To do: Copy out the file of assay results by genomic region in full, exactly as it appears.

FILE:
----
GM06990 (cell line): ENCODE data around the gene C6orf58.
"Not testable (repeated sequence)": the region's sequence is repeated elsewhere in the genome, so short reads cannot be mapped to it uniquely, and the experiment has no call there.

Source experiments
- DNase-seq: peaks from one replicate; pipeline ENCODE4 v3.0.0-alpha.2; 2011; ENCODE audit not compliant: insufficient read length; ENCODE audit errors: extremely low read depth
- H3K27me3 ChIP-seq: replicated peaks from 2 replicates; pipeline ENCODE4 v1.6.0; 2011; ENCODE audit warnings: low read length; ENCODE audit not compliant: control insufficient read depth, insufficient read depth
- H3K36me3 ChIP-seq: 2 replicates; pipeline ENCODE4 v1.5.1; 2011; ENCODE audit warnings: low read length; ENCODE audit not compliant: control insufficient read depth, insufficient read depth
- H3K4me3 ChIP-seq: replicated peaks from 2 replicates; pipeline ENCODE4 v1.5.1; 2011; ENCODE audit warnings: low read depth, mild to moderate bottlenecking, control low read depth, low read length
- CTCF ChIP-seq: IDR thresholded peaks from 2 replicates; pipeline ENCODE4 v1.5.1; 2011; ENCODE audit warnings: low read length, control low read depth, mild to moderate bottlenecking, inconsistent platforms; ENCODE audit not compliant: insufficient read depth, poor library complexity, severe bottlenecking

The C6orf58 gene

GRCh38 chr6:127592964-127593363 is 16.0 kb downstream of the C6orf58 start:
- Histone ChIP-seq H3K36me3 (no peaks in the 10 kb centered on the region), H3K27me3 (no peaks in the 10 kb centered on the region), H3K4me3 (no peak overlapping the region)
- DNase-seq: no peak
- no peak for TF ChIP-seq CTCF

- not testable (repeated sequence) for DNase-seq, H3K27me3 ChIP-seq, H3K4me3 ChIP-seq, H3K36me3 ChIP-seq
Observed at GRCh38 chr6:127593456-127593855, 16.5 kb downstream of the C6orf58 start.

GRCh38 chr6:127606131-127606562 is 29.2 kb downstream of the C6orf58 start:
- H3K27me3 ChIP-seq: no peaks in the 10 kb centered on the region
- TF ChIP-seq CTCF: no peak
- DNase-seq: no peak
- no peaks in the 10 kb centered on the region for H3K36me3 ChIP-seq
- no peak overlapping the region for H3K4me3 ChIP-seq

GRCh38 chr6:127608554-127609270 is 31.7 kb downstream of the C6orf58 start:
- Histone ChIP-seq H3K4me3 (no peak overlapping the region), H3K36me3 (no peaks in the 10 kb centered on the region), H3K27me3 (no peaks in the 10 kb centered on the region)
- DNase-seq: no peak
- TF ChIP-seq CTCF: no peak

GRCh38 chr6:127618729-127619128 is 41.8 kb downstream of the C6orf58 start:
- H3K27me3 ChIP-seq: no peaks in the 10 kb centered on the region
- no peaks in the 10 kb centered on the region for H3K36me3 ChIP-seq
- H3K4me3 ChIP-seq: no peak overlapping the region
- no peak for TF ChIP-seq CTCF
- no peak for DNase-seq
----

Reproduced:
GM06990 (cell line): ENCODE data around the gene C6orf58.
"Not testable (repeated sequence)": the region's sequence is repeated elsewhere in the genome, so short reads cannot be mapped to it uniquely, and the experiment has no call there.

Source experiments
- DNase-seq: peaks from one replicate; pipeline ENCODE4 v3.0.0-alpha.2; 2011; ENCODE audit not compliant: insufficient read length; ENCODE audit errors: extremely low read depth
- H3K27me3 ChIP-seq: replicated peaks from 2 replicates; pipeline ENCODE4 v1.6.0; 2011; ENCODE audit warnings: low read length; ENCODE audit not compliant: control insufficient read depth, insufficient read depth
- H3K36me3 ChIP-seq: 2 replicates; pipeline ENCODE4 v1.5.1; 2011; ENCODE audit warnings: low read length; ENCODE audit not compliant: control insufficient read depth, insufficient read depth
- H3K4me3 ChIP-seq: replicated peaks from 2 replicates; pipeline ENCODE4 v1.5.1; 2011; ENCODE audit warnings: low read depth, mild to moderate bottlenecking, control low read depth, low read length
- CTCF ChIP-seq: IDR thresholded peaks from 2 replicates; pipeline ENCODE4 v1.5.1; 2011; ENCODE audit warnings: low read length, control low read depth, mild to moderate bottlenecking, inconsistent platforms; ENCODE audit not compliant: insufficient read depth, poor library complexity, severe bottlenecking

The C6orf58 gene

GRCh38 chr6:127592964-127593363 is 16.0 kb downstream of the C6orf58 start:
- Histone ChIP-seq H3K36me3 (no peaks in the 10 kb centered on the region), H3K27me3 (no peaks in the 10 kb centered on the region), H3K4me3 (no peak overlapping the region)
- DNase-seq: no peak
- no peak for TF ChIP-seq CTCF

- not testable (repeated sequence) for DNase-seq, H3K27me3 ChIP-seq, H3K4me3 ChIP-seq, H3K36me3 ChIP-seq
Observed at GRCh38 chr6:127593456-127593855, 16.5 kb downstream of the C6orf58 start.

GRCh38 chr6:127606131-127606562 is 29.2 kb downstream of the C6orf58 start:
- H3K27me3 ChIP-seq: no peaks in the 10 kb centered on the region
- TF ChIP-seq CTCF: no peak
- DNase-seq: no peak
- no peaks in the 10 kb centered on the region for H3K36me3 ChIP-seq
- no peak overlapping the region for H3K4me3 ChIP-seq

GRCh38 chr6:127608554-127609270 is 31.7 kb downstream of the C6orf58 start:
- Histone ChIP-seq H3K4me3 (no peak overlapping the region), H3K36me3 (no peaks in the 10 kb centered on the region), H3K27me3 (no peaks in the 10 kb centered on the region)
- DNase-seq: no peak
- TF ChIP-seq CTCF: no peak

GRCh38 chr6:127618729-127619128 is 41.8 kb downstream of the C6orf58 start:
- H3K27me3 ChIP-seq: no peaks in the 10 kb centered on the region
- no peaks in the 10 kb centered on the region for H3K36me3 ChIP-seq
- H3K4me3 ChIP-seq: no peak overlapping the region
- no peak for TF ChIP-seq CTCF
- no peak for DNase-seq